Chapter 8: Suprasegmental Phonology: Stress, Rhythm, Intonation 8.1. Stess and prominence. The phonemic (contrastive) function of stress 8.2.

Free stress and fixed stress. The predictability of accentual patterns 8.3. Metric patterns 8.4. Morphological processes and stress shift 8.5. Primary and secondary stress 8.6. Weak and strong forms. Vowel reduction and delition 8.7. Rhythm 8.8. Intonational contours. Their pragmatic value

8.5. Primary and secondary stress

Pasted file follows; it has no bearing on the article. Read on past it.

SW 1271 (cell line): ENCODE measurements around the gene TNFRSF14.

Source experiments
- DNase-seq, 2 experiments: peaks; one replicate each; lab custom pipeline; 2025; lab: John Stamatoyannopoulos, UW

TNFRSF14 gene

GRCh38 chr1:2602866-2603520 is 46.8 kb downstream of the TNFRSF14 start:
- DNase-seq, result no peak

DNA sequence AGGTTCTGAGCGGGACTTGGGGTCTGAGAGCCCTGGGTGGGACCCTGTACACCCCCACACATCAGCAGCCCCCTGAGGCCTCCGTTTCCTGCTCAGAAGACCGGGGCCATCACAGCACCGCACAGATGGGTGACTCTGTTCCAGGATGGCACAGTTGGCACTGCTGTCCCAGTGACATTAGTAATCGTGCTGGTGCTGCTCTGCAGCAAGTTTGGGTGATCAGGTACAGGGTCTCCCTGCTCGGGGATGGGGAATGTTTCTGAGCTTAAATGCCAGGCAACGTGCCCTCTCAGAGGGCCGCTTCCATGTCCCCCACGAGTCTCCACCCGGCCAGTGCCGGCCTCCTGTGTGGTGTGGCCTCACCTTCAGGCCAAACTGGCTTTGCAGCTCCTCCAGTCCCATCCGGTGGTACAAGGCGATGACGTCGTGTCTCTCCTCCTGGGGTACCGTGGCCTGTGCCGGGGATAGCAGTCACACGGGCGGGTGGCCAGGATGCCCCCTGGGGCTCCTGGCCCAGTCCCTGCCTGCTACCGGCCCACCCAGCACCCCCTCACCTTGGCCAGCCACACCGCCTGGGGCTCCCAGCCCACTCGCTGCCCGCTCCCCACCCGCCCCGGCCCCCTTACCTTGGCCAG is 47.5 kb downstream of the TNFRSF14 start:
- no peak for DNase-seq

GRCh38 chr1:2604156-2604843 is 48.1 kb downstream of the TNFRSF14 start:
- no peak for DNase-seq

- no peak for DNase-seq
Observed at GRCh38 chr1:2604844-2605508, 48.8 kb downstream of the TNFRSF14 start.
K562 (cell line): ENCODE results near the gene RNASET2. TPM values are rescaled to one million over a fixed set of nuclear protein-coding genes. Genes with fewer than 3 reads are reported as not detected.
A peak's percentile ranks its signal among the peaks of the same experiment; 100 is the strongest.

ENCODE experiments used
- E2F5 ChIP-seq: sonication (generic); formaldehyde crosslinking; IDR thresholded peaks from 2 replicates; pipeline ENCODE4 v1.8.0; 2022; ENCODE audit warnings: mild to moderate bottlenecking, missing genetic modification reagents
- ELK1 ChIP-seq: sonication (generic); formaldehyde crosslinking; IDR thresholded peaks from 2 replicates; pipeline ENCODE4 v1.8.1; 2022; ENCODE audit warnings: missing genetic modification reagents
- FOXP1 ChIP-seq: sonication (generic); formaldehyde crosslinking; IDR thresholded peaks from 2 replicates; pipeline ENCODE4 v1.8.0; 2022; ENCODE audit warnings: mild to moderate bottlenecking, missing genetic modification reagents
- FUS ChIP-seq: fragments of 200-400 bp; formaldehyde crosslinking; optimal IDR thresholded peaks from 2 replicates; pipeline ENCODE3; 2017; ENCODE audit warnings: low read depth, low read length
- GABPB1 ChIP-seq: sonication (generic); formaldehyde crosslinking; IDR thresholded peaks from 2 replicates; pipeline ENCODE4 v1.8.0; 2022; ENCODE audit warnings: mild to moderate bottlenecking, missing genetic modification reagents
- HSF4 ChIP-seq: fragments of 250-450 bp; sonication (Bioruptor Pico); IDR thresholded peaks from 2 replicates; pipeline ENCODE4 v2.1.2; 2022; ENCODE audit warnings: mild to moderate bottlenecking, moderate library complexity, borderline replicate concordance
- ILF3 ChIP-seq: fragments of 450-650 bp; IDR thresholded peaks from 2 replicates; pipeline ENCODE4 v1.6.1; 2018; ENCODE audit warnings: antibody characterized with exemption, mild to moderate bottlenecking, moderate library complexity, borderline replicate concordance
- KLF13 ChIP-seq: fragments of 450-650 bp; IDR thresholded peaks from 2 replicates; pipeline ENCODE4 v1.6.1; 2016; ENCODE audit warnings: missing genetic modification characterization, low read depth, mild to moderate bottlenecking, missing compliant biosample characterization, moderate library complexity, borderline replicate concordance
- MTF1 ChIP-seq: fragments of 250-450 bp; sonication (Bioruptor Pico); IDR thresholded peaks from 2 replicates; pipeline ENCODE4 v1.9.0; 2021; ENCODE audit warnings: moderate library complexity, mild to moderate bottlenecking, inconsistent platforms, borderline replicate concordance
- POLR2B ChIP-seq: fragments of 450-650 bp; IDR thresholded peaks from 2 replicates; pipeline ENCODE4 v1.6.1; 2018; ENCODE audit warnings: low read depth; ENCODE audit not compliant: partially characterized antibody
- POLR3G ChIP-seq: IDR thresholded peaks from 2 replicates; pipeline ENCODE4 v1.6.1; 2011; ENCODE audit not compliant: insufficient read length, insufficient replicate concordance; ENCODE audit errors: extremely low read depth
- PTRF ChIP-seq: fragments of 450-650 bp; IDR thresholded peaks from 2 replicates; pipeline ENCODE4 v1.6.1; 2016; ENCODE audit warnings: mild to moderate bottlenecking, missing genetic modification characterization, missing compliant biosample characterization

What makes the acquiring of the correct pronunciation of the English words extremely difficult for foreign speakers is that English has several degrees of word stress. All words have a primary stress, whose placement is totally unpredictable, as we have seen. In addition, long words in particular have a secondary stress (phonologists also distinguish a tertiary stress, but for the purpose of our discussion, we will just restrict our presentation to the first two types of stress). Though we are not always aware of the existence of this secondary stress its presence is clearly felt by the blocking of vowel reduction. Thus, according to the principles enounced above, we would expect all the vowels of the six-syllable word that occur in unstressed syllables (syllables 1,2,3,5,6) im.par.ti.a.li.ty [wm-,pa:-•w-‘F-lw-tw] to be reduced to schwa. However, we notice that the vowel in the second syllable, far from being reduced to schwa is a long, tense vowel. The fact that the vowel has managed to preserve its value though primary stress doesn’t fall on that syllable is explained by the fact that the second syllable of the word bears a secondary stress that we conventionally mark by,. We have seen how stress can play a phonemic role, contrasting lexical pairs verb/noun, for instance. At a more complex level stress may establish oppositions between compounds and phrases. Thus in the sequence English teacher, if we assign primary stress to the first word and the second word bears a weaker stress (a tertiary one, in fact) we interpret this as a compound meaning “a teacher of English”. If, however, in the same sequence, we assign primary stress to the word teacher and a secondary stress to English, we interpret this as a phrase meaning “a teacher who is English”. Without analyzing such cases in detail (they are very common) we will say that they can be accounted for in terms of stress placement rules that assign primary stress on the left in compounds and on the right in noun phrases.

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